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Hockey helping heroes - Bklynite raises money for soldiers’ families with patches

The Brooklyn Paper
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It was last autumn when Charlie Gili, a Brooklyn resident who coaches youth hockey, launched a campaign to raise money – and appreciation – for families of soldiers killed in the line of duty of Iraq and Afghanistan.

Gili, the son of a World War II veteran, believed the sacrifices of these soldiers had been somewhat forgotten as the wars have dragged on. So using his platform as a hockey coach, he did his part to make sure these soldiers got the recognition they deserve.

His campaign – which began last November – sought to raise money for the 211 servicemen from New York State killed in action during these wars. The drive revolved around “Support Our Troops” patches Gili sold to youth hockey organizations through the state. The patches – which sold for $5 a piece – were sewn onto uniforms and equipment bags, the better to raise awareness about both the fundraising drive and the soldiers.

The drive is now drawing to a close, and Gili will commemorate it with an October 4 ceremony at Floyd Bennett Field, located in southeastern Brooklyn. At the event, the names of all 211 fallen soldiers will be read by youth hockey players and coaches, elected officials and military personnel.

State Senator Martin Golden, who has worked closely with the Gili family on the project, will attend the event. Rep. Anthony Weiner and Councilmember Domenic Recchia, both of whom have been involved, have received invitations as well.

“When a country goes to war, people are paying attention. But as it goes on for a while, people start to take it for granted. What I was after was just to bring recognition to these people, because they’re New Yorkers just like us,” said Gili, who lives in the Marine Park section of Brooklyn.

By selling over 600 patches, the drive has raised $25,000, achieving Gili’s goal when he launched it. He expects to identify 50 families of the 211 who have lost loved ones, and give donations of $500 per family. Families with small children will get first priority.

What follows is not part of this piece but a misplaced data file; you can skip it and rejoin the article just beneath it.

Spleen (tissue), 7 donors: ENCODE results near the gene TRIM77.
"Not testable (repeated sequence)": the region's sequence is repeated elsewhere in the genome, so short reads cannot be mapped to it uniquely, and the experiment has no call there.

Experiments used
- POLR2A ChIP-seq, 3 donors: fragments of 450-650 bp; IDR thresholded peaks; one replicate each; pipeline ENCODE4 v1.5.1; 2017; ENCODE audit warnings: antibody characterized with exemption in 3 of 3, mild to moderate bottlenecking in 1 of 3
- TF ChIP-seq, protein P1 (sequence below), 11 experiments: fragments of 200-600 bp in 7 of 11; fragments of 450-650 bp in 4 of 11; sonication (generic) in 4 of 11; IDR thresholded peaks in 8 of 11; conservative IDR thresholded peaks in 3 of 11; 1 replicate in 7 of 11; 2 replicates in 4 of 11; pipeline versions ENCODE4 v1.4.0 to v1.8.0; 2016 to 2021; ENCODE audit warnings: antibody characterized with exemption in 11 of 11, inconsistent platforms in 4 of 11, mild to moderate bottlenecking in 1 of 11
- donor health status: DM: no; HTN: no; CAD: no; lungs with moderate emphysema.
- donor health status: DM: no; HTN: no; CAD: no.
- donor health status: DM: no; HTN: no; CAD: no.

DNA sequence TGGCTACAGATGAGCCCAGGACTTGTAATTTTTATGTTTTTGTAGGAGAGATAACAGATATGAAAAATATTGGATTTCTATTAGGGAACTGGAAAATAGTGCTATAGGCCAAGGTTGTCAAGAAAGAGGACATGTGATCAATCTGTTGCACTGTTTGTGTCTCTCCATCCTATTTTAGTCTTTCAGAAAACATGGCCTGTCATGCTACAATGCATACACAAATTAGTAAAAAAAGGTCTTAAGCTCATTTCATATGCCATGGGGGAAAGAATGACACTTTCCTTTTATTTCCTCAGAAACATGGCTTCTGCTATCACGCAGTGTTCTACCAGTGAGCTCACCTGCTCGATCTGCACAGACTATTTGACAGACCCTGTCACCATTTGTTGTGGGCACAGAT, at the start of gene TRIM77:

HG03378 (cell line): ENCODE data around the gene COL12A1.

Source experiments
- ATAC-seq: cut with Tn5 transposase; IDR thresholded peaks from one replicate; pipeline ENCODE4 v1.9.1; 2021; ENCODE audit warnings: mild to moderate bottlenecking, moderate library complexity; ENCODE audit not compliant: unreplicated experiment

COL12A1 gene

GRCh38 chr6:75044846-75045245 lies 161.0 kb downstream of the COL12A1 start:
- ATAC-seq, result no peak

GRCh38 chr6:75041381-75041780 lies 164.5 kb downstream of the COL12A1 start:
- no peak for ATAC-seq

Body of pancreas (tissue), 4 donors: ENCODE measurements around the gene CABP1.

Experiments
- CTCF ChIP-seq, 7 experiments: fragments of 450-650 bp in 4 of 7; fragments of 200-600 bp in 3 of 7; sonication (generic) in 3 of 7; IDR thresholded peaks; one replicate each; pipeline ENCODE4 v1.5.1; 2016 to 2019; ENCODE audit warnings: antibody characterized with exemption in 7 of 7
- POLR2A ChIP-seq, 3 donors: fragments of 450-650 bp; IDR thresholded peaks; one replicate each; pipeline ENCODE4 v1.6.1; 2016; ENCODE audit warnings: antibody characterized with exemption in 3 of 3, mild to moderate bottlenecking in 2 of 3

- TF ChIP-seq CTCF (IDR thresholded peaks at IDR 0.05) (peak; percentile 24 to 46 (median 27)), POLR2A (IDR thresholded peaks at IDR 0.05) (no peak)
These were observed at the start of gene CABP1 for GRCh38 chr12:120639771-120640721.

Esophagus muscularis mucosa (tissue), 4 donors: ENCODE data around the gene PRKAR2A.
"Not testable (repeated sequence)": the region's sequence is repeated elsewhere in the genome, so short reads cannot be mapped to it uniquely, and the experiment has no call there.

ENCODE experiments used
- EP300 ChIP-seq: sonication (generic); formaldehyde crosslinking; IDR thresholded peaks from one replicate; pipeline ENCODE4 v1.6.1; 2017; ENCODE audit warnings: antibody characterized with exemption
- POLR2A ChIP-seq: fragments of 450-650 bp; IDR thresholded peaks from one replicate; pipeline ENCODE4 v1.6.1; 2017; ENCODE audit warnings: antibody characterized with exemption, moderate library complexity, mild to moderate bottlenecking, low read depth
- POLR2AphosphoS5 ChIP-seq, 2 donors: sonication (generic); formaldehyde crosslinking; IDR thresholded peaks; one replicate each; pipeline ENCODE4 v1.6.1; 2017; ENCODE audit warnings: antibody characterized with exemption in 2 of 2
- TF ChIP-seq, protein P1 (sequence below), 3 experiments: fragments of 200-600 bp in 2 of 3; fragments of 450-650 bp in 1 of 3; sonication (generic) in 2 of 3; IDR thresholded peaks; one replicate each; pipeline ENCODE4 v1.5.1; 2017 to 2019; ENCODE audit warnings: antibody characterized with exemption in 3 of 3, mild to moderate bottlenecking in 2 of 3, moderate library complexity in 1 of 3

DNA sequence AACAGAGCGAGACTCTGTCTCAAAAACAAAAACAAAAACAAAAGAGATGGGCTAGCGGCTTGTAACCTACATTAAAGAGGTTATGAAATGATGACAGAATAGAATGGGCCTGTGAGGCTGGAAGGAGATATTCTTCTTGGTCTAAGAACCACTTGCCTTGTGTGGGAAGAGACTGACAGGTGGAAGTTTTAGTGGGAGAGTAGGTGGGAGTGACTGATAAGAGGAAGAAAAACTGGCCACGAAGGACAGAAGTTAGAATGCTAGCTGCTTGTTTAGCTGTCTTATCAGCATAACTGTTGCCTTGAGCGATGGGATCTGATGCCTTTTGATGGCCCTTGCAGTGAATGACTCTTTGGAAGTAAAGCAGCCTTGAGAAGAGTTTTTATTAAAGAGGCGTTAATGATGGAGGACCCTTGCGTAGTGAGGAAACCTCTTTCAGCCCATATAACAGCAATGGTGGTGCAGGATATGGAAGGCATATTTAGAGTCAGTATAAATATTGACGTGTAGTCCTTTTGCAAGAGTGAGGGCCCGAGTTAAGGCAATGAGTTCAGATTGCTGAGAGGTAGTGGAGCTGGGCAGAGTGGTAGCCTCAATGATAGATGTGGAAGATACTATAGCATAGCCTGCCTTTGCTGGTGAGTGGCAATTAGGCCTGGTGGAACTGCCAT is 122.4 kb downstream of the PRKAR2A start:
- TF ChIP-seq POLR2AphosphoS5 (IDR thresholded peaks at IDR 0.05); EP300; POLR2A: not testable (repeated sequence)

But according to Gili, “The money’s important, but that’s not what this was about. It was more about using the patch sales and the patches themselves to show solidarity and support for the family members [of soldiers],” he said.

“It’s amazing, all the soldiers I’ve met during this campaign always have the same answer when I ask them: ‘What do you need?’ They say: ‘We just want to know that people at home care about us.’”

Gili said the drive has afforded him the opportunity to meet many soldiers and their families.

“I’ve had the opportunity, since I’ve started doing this, to meet with family members in Rochester, Syracuse, Binghamton, all over. I’ve had Vietnam vets come up to me and thank me, even a woman who was a nurse in World War II. It has been pretty special and emotional,” he said.

He also said the drive enabled him to encourage his youth hockey players to think about the serious issues of the day.

“I’ve always tried with the kids to be more than just a hockey coach,” said Gili, who in addition to his coaching, is chief of operations for the Brooklyn division of the Parks Department.

“I hope this teaches them to reflect on civic-mindedness, your responsibilities to your neighbors,” he said. “I wanted to instill some of that in them, because I don’t think kids get enough of that these days.”

***

The “Tribute to New York Troops,” which honors the 211 fallen soldiers from New York State from the Iraq and Afghanistan wars, will take place Saturday, October 4 at 11 a.m. at Hangar 5 at Floyd Bennett Field, part of the Aviator Sports complex.

The free event will run for around an hour and a half. For more information, contact Charlie Gili at Gili498@aol.com, or go to www.nyshockeyplayerssupportourtroops.com.

Updated 11:48 am, January 16, 2019
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